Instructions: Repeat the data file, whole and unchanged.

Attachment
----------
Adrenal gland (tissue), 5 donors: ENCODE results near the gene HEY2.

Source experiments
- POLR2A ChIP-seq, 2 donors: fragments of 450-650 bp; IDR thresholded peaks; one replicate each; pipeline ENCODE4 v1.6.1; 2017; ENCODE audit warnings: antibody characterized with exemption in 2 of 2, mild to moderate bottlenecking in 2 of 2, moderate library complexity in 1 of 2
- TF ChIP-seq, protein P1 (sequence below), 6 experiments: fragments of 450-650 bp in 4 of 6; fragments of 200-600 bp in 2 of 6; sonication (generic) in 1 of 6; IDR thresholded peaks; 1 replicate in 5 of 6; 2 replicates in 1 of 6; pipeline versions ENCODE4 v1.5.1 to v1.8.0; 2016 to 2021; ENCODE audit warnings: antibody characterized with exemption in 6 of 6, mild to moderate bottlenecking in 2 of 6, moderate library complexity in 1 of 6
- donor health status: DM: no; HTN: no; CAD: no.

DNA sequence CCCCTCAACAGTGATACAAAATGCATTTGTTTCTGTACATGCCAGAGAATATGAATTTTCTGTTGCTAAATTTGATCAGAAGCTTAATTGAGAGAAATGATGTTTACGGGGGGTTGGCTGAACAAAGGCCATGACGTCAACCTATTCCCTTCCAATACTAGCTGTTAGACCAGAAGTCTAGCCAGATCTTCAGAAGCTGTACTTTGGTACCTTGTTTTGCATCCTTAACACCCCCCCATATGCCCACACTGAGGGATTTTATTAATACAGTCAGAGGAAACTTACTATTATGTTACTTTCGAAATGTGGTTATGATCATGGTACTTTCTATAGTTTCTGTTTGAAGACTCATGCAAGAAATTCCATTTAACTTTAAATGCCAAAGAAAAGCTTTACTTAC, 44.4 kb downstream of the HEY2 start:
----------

Adrenal gland (tissue), 5 donors: ENCODE results near the gene HEY2.

Source experiments
- POLR2A ChIP-seq, 2 donors: fragments of 450-650 bp; IDR thresholded peaks; one replicate each; pipeline ENCODE4 v1.6.1; 2017; ENCODE audit warnings: antibody characterized with exemption in 2 of 2, mild to moderate bottlenecking in 2 of 2, moderate library complexity in 1 of 2
- TF ChIP-seq, protein P1 (sequence below), 6 experiments: fragments of 450-650 bp in 4 of 6; fragments of 200-600 bp in 2 of 6; sonication (generic) in 1 of 6; IDR thresholded peaks; 1 replicate in 5 of 6; 2 replicates in 1 of 6; pipeline versions ENCODE4 v1.5.1 to v1.8.0; 2016 to 2021; ENCODE audit warnings: antibody characterized with exemption in 6 of 6, mild to moderate bottlenecking in 2 of 6, moderate library complexity in 1 of 6
- donor health status: DM: no; HTN: no; CAD: no.

DNA sequence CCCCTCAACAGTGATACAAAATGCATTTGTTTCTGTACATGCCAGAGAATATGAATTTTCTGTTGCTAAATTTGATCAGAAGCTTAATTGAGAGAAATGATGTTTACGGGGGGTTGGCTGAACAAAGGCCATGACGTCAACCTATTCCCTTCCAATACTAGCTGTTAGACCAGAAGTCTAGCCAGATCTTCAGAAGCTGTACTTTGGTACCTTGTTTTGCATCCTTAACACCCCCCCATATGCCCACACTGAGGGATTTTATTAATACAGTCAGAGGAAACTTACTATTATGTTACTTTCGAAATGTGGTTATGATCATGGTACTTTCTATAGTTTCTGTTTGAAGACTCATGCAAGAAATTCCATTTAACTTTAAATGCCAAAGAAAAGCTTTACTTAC, 44.4 kb downstream of the HEY2 start: